Preliminary ecological appraisal

Preliminary ecological appraisal

At sites where wildlife habitats may exist planners may request a Preliminary Ecological Assessment. This is a broad brush assessment of whether protected species or habitats may be impacted and whether there are any other ecological issues to take into account.

P.E.A.s are also known by many other names, including:

·       Extended Phase 1 habitat survey

·       Walkover survey

·       Ecological appraisal

·       Ecological constraints survey

If the P.E.A. report indicates that protected species etc may be present it may recommend further survey work is necessary, focussed on those species. For example, the likely presence of bats, badgers, red squirrels or great crested newts may lead to further survey being necessary. If the P.E.A. is being carried out for a planning application and further surveys are recommended then they will normally be needed before the application can be determined by the local planning authority.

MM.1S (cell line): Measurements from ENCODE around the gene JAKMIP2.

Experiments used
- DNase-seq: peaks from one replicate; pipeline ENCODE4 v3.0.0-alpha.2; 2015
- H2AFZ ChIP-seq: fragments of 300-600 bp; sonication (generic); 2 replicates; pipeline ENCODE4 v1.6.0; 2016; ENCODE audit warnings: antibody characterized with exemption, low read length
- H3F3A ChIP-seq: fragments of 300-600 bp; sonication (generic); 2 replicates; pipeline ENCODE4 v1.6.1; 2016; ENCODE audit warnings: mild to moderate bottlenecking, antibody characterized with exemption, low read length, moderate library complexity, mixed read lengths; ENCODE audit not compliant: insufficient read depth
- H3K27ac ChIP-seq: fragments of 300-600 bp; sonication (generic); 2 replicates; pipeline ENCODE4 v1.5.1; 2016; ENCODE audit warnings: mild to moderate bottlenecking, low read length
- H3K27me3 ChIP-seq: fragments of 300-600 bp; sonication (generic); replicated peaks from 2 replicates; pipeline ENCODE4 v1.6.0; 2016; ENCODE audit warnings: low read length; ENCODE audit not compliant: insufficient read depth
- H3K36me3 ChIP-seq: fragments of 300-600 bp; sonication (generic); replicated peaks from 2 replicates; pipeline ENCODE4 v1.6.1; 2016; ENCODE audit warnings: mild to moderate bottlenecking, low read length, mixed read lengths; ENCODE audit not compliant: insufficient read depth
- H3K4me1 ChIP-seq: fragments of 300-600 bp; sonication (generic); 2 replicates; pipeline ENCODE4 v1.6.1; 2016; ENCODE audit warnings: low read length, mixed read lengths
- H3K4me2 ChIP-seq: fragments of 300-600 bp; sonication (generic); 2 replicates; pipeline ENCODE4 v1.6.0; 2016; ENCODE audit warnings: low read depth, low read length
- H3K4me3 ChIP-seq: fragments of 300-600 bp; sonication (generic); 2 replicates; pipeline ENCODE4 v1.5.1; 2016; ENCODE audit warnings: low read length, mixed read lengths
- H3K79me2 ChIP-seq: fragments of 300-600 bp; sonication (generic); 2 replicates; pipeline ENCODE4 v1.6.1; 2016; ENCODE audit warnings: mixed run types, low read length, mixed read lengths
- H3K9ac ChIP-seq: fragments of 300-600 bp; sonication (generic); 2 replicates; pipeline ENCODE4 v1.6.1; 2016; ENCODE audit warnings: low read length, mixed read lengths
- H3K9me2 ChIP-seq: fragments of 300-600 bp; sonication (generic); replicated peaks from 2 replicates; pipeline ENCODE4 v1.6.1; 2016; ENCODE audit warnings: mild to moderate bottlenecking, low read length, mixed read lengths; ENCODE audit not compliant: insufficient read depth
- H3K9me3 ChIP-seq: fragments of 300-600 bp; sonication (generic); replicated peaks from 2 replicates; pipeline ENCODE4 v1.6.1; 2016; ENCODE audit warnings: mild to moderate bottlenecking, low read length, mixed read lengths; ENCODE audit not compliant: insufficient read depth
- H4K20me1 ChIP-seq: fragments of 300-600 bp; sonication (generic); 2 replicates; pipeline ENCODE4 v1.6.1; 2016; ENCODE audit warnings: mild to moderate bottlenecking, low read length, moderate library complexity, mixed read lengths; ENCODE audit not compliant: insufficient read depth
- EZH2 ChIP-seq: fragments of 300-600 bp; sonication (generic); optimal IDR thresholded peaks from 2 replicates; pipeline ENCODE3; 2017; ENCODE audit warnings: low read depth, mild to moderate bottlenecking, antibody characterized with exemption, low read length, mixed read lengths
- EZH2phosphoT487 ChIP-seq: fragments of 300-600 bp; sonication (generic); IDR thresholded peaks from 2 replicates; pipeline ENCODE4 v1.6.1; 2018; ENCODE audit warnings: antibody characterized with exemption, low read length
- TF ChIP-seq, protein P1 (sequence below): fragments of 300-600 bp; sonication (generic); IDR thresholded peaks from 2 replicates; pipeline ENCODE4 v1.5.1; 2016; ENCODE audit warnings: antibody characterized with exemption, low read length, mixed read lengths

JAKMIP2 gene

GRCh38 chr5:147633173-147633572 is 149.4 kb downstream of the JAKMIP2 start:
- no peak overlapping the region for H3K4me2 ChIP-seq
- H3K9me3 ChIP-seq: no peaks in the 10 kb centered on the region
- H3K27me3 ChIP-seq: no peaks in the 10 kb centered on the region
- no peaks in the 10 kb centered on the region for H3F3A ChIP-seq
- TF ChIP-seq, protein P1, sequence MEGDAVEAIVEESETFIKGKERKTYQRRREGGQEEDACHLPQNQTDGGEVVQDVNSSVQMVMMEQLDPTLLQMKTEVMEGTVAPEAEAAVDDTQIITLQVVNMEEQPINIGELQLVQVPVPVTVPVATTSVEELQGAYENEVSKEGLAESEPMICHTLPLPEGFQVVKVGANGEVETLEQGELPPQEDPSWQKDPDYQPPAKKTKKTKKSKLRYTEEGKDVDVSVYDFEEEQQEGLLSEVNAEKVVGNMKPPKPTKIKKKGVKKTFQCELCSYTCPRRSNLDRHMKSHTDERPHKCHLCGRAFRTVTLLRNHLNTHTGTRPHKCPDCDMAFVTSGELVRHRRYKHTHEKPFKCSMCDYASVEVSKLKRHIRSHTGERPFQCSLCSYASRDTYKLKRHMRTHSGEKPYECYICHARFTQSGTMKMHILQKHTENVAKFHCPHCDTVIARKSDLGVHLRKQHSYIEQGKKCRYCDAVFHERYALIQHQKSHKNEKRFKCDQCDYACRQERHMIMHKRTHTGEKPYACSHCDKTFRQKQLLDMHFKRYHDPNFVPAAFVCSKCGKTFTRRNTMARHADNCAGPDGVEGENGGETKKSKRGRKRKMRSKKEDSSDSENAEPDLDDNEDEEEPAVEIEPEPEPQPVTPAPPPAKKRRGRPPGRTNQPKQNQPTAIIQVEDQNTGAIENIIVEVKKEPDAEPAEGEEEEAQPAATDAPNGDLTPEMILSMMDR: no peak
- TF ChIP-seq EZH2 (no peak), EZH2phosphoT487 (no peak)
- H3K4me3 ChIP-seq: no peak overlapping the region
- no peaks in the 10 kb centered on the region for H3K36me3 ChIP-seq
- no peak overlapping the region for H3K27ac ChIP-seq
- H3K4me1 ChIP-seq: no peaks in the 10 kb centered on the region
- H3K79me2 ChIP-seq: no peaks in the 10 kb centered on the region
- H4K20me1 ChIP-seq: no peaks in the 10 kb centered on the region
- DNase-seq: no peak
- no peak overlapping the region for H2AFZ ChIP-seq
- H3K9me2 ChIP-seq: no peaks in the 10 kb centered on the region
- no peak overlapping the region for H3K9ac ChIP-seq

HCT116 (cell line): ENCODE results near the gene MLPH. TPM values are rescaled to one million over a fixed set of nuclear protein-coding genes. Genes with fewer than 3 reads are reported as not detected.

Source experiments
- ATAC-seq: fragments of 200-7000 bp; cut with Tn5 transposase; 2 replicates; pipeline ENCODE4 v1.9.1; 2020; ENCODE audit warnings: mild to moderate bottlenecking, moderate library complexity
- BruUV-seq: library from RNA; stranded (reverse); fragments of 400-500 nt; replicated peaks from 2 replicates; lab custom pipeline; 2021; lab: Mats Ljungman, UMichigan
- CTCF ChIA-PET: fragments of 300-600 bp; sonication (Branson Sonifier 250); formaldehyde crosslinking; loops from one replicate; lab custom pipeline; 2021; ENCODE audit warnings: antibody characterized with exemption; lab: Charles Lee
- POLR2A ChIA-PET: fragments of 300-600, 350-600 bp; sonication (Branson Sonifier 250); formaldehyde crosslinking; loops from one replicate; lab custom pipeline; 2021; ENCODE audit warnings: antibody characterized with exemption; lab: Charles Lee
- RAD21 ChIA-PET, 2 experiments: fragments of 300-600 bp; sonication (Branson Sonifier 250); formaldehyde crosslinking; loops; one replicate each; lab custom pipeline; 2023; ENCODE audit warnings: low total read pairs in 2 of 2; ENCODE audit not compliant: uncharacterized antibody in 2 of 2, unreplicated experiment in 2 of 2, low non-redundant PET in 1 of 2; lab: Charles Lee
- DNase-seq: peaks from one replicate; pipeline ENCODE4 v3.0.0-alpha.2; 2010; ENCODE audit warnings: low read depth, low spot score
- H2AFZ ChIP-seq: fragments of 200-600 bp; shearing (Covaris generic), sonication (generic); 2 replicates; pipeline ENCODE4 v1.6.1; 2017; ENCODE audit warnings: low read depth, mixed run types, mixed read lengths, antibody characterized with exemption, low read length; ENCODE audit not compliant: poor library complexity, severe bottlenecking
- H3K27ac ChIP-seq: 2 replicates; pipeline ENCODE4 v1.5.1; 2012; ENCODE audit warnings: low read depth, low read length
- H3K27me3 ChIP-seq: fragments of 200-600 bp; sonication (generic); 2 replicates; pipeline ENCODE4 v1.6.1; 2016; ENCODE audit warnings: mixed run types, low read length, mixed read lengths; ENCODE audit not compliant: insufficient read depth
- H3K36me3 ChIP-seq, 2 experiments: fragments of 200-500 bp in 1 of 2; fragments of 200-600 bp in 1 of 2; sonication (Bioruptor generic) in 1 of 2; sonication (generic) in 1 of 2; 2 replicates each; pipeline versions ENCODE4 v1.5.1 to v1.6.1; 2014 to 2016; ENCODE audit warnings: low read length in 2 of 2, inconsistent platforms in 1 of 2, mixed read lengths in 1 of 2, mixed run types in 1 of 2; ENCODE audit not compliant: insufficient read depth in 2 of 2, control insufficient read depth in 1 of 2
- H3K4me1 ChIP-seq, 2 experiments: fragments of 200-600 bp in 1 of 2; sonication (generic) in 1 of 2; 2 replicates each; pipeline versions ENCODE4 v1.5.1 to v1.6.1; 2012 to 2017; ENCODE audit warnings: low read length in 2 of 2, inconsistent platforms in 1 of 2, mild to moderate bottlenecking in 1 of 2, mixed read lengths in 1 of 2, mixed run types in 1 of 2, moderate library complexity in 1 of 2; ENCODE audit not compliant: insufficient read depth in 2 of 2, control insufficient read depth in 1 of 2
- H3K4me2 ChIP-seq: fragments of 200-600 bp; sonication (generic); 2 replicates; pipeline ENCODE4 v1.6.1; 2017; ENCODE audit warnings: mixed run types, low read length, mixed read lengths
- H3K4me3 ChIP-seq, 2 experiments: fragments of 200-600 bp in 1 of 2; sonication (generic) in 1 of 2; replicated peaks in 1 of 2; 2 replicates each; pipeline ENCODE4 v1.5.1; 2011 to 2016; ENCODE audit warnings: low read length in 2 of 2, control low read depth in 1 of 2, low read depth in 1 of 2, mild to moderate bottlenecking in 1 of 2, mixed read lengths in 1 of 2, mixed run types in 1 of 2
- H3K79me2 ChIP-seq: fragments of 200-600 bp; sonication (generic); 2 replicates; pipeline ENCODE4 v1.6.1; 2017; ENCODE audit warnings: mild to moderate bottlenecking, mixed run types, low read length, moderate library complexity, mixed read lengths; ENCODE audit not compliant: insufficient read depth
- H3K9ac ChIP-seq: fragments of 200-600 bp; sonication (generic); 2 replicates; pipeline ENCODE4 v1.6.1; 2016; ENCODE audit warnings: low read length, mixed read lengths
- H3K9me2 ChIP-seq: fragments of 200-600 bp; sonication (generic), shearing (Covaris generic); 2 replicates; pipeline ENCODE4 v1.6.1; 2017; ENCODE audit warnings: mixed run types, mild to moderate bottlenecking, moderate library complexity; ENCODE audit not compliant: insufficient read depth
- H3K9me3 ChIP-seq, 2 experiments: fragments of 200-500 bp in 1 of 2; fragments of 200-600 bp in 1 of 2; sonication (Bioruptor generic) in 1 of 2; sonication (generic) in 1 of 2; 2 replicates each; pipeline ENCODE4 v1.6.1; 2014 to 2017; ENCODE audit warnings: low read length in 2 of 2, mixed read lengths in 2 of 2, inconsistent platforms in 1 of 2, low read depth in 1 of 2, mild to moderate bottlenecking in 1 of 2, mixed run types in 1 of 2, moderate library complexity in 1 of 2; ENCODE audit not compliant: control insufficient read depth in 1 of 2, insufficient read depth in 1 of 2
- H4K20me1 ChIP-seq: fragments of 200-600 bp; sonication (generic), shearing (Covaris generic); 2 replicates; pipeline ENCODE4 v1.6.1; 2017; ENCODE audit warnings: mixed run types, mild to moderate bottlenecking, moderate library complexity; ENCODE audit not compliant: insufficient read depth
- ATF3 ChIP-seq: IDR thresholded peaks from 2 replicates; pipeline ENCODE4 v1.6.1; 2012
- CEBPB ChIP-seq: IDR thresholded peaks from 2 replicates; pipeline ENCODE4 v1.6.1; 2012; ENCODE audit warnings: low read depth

A P.E.A. is different from an Ecological Impact Assessment (Ec.I.A.), which is a more in-depth piece of work, usually carried out for large development sites. Often it will form a chapter within an Environmental Impact Assessment (E.I.A.), which will also consider broader issues such as noise pollution and visual impact.

Although a P.E.A. can be carried out at any time of year, clearer results are likely in Scotland between mid April and late October. It is best to commission a P.E.A. early in the life of a project, in case other survey work is required afterwards. Our skilled ecologists at David Dodds Associates carry out many P.E.A.s every year and will be happy to discuss your site with you and advise on possible outcomes.

Contact our team of ecologists

If you have any questions about bats or other protected species, what to do about organising a survey or general information, we welcome your enquiry.
Get in touch

David Dodds Associates have been engaged on a number of our projects at various stages. Rural development commonly intertwines with ecology and it is possible for both to co-exist. David Dodds Associates assist with compliance in this area, whether it be survey, licence, report or practical intervention, their advice and expertise is second to none.

Jamie Murray, Murray Land and Buildings, Melrose